Machins are British stamps with a design based on a plaster cast profile of Queen Elizabeth II done by Arnold Machin. The first Machin stamps were issued in 1967. In 1971 new stamps were made after the introduction of the decimal value. Through the years many stamps have been issued in many values and many variations. Differences can be found in colors, gum, paper, phosphor bands, design, size and perforation.
Machins have not only been printed at Harrison & Sons. In 1979 the Post Office decided to spread the load and sought other printers to supplement production. Enschede of Haarlem in Holland, Waddington and The House of Questa printed Machins too.
Machins were also printed for regional use on the Isle of Man and in Northern Ireland, Scotland and Wales. The regionals were issued with a design incorporating the local symbol in the top left hand corner.
For the higher values stamps of a larger size were printed.
A magnifying-glass is a optical instrument used to examine the various details of a stamp. A magnifying-glass is made from special types of high-quality glass, known as optical glass, that are free from internal strains, bubbles, and other imperfections. Originally magnifying-glasses were made of glass, but recent developments of plastics and of special moulding processes have led to an increasing use of plastic for the manufacture of lenses. Plastic magnifying-glasses are cheaper, lighter, and less fragile than the glass ones.
There are many types of magnifying-glasses, some of them specially made to carry in your pocket, and the magnification differs from 5 to 100. Most collectors use a magnifying glass which blows up the stamp ten times.
Often the margins of a sheet bear marks, register marks, pointers, dates or other information which are of interest for collectors, but in general the margin of a sheet is an unprinted area.
The information printed on the margins can be meant for: Printer (register marks, plate numbers, date of print),
Post Office (date of issue, counting numbers), Customer (postal rates, information about the stamp)
Lines printed in the margin surrounding the stamps of a sheet are called marginal rules.
There are two reasons for the use of marginal rules: To prevent forgery. Unprinted margins of stamp sheets can be used by forgers to print stamps on.
To prevent damaging of the printing plate during surface printing. The raised edge around the printing plate reduces the shock that will be felt when the inking roller strikes the first row of stamps on the plate.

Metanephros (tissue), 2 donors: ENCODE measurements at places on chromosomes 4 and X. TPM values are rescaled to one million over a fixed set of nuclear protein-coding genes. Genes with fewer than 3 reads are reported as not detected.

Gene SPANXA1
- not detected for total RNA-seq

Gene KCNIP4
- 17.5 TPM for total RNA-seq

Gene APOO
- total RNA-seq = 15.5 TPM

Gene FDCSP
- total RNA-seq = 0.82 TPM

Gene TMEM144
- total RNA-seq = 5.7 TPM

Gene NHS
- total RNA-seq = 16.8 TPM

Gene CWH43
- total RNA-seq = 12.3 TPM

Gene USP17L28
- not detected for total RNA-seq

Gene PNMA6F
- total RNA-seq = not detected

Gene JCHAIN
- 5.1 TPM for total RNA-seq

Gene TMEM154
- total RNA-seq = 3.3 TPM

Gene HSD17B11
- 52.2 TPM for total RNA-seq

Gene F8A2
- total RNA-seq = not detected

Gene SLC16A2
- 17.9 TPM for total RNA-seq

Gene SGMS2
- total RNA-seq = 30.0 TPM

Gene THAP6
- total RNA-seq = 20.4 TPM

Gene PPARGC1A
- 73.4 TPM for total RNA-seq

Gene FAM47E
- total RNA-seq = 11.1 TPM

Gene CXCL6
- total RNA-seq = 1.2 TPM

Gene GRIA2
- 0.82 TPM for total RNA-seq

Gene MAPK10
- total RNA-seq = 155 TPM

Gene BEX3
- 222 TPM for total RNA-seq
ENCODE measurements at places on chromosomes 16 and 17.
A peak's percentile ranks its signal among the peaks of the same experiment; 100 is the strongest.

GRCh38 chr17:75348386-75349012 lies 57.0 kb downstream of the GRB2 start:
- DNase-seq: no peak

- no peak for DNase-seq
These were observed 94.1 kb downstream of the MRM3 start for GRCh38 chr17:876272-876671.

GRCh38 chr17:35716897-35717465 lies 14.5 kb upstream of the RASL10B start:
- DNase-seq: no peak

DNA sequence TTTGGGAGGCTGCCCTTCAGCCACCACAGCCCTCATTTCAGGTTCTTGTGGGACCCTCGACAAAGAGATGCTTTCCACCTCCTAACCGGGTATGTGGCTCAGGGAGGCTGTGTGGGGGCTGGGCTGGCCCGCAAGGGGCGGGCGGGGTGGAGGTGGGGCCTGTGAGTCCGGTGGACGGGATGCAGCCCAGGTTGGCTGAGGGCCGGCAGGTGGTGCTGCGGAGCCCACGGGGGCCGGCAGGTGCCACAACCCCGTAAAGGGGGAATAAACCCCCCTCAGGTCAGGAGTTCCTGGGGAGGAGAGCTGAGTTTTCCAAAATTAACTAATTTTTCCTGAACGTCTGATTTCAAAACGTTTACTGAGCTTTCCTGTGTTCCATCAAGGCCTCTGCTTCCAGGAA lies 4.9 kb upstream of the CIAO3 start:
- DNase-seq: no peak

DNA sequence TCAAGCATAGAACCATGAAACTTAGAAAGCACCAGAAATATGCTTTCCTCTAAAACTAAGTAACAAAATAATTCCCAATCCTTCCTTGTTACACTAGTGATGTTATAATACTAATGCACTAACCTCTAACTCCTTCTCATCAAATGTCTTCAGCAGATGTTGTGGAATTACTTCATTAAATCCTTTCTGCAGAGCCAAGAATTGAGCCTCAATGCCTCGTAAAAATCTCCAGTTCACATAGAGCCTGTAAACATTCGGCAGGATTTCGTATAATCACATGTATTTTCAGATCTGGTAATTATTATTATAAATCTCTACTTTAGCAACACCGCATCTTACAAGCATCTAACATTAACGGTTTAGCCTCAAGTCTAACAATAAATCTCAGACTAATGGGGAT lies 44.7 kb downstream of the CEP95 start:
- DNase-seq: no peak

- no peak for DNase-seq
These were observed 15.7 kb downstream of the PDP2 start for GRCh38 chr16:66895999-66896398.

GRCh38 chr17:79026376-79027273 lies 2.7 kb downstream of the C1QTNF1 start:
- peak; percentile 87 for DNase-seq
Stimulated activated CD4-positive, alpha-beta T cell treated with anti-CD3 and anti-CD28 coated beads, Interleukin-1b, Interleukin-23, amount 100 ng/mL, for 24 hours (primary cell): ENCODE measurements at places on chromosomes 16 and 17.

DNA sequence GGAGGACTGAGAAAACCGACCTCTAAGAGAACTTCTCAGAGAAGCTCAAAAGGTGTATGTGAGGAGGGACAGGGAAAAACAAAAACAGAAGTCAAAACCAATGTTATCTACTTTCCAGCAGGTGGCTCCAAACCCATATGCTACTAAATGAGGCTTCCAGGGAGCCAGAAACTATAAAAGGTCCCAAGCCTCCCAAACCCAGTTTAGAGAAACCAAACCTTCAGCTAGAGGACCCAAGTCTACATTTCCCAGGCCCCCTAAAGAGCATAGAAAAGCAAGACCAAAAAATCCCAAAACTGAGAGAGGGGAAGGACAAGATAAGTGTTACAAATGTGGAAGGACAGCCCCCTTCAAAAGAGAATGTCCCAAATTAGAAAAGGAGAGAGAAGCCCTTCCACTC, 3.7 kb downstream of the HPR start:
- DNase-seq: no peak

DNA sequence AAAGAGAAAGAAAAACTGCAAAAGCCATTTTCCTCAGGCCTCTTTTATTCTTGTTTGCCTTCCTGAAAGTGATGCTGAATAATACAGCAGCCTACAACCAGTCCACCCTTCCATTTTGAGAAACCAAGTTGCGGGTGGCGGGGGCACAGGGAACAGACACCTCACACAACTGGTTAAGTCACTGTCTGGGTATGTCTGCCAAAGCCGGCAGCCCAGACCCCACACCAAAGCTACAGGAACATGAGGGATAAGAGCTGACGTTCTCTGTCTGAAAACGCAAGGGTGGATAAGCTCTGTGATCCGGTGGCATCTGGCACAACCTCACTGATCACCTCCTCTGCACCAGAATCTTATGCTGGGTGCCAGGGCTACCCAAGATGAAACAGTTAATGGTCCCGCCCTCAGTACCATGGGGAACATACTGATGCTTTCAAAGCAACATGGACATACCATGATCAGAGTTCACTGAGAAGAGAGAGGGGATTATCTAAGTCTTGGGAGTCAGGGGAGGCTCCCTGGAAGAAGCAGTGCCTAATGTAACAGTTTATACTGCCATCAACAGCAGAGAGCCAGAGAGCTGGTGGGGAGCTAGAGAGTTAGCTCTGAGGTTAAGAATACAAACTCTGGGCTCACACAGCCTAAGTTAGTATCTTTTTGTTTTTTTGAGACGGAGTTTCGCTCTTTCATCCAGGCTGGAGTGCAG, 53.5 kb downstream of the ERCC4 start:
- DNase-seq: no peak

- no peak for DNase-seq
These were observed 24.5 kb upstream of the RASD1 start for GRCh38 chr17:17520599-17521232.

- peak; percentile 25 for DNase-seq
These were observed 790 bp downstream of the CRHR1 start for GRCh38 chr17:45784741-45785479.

A maximum card is an illustrated postcard that has one or more stamps and cancels. Illustration, stamps and cancel are all on the same common theme. The date of the postmark does not necessarily has to be the day of issue of the stamps used.
Mint says something about the condition the stamp is in. A mint stamp has the same condition as on the day that it was printed.
Sometimes the term "mint never hinged" is used for stamps in this condition, because many people use "mint" for stamps that were unused and hinged. Stamps that have been hinged can better be called "hinged" or "unused with hinge", since during the manufacturing process of stamps hinges are never added.
A stamp that has been "hinged" is worth considerably less than the same stamp in mint condition.
It is sad, but many collectors are unwillingly damaging stamps by incorrectly mounting stamps in albums.
The most important thing to remember: Only use products developed for the job: Hinges and mounts
To affix stamps (mint) into your album you can use mounts or hinges. A mount is a plastic strip which can be cut to stamp size. Place the stamp between de two layers of the strip and moister the back of the mount. You have to fix the mount firmly to the album page.
Although hinges are cheap and are often used by collectors for mounting used stamps, for hinging mint stamps it is better to use mounts. Mounts are more expensive, but unlike hinges the gum of the stamp will not be damaged.
The fist pictorial envelope issued by a Post Office was designed by William Mulready. Two envelopes were issued in 1840 in Great-Britain: 1d and 2d.
Rowland Hill had commissioned Mulready to design an envelope which bore marks that postage was paid. Mulready pictured Britannia sending out winged messengers to the four points of the compass.
Press and public criticised the envelopes a lot. Public and private firms printed envelopes and covers in many humorous designs to ridicule the official stationery. Of course these caricatures did not have prepaid postage and thus ordinary stamps had to be affixed. Soon the Mulready envelopes were withdrawn.